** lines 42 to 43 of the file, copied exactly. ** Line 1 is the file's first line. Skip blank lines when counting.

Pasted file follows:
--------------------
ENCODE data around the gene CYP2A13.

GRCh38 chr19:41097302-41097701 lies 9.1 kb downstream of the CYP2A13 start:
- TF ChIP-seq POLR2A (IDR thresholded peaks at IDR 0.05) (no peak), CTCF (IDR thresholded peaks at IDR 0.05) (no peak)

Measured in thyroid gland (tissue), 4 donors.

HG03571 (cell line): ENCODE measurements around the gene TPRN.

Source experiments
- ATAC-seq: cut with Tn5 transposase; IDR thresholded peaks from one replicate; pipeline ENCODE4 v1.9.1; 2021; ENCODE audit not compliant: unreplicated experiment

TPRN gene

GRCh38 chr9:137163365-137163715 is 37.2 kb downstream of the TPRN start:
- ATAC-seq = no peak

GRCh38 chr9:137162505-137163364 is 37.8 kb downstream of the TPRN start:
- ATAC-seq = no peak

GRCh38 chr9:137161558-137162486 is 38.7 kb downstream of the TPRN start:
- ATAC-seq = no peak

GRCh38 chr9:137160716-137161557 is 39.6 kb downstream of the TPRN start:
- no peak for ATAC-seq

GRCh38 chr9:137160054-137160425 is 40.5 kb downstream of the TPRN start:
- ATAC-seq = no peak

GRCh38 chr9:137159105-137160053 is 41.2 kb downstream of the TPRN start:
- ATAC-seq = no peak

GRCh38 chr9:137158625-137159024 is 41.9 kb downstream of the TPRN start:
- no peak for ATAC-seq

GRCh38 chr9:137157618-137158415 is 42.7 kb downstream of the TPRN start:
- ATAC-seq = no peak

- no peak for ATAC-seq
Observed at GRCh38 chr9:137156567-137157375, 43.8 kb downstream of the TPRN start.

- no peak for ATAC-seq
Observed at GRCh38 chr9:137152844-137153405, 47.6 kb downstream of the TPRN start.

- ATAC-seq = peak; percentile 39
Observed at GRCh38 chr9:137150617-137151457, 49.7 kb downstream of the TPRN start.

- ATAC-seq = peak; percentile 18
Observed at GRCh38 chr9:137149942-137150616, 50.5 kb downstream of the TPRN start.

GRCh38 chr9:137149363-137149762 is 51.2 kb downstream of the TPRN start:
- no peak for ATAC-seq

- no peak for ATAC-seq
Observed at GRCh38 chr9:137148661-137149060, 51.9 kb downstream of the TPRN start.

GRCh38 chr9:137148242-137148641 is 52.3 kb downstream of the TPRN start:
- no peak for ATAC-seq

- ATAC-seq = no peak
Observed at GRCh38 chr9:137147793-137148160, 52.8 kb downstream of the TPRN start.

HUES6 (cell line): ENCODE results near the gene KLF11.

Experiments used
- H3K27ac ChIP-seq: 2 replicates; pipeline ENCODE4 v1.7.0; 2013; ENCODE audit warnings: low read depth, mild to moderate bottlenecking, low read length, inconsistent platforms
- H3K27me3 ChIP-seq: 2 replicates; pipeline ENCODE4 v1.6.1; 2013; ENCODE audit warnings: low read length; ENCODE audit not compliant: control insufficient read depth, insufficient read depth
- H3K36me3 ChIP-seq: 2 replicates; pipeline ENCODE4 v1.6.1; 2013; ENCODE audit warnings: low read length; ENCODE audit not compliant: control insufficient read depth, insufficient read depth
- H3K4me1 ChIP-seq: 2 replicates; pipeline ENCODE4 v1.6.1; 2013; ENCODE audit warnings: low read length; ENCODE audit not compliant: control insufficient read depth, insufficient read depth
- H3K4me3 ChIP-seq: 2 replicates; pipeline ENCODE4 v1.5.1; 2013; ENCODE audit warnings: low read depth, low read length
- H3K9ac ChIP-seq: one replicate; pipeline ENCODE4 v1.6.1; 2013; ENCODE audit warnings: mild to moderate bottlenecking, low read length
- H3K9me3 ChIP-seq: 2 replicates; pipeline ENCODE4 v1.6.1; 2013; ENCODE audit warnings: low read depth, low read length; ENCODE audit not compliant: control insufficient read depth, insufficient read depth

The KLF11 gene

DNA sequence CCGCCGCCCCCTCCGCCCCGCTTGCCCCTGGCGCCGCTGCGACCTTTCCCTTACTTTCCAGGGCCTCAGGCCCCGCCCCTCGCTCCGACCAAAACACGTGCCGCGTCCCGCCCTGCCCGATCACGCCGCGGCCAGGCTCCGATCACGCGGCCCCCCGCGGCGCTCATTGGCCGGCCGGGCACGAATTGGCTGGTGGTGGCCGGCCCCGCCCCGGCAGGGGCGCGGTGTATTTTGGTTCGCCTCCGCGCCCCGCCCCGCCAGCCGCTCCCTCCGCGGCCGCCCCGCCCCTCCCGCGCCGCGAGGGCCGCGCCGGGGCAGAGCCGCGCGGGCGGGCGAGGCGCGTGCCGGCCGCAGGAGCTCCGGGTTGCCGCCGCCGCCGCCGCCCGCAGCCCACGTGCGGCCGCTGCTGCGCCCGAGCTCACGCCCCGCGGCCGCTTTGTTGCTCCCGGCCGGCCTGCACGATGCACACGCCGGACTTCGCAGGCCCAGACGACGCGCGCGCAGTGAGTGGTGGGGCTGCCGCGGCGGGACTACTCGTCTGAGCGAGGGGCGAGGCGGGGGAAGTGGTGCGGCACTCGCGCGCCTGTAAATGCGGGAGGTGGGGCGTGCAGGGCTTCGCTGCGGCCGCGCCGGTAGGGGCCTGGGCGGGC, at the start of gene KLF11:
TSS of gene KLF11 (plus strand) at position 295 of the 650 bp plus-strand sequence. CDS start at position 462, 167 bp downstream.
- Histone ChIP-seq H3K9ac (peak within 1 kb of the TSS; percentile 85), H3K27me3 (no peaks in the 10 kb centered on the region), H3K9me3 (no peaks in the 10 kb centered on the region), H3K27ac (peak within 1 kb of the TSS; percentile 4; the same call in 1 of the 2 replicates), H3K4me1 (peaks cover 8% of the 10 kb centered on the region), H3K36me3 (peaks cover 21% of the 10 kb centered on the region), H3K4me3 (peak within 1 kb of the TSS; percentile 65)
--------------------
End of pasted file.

Experiments used
- H3K27ac ChIP-seq: 2 replicates; pipeline ENCODE4 v1.7.0; 2013; ENCODE audit warnings: low read depth, mild to moderate bottlenecking, low read length, inconsistent platforms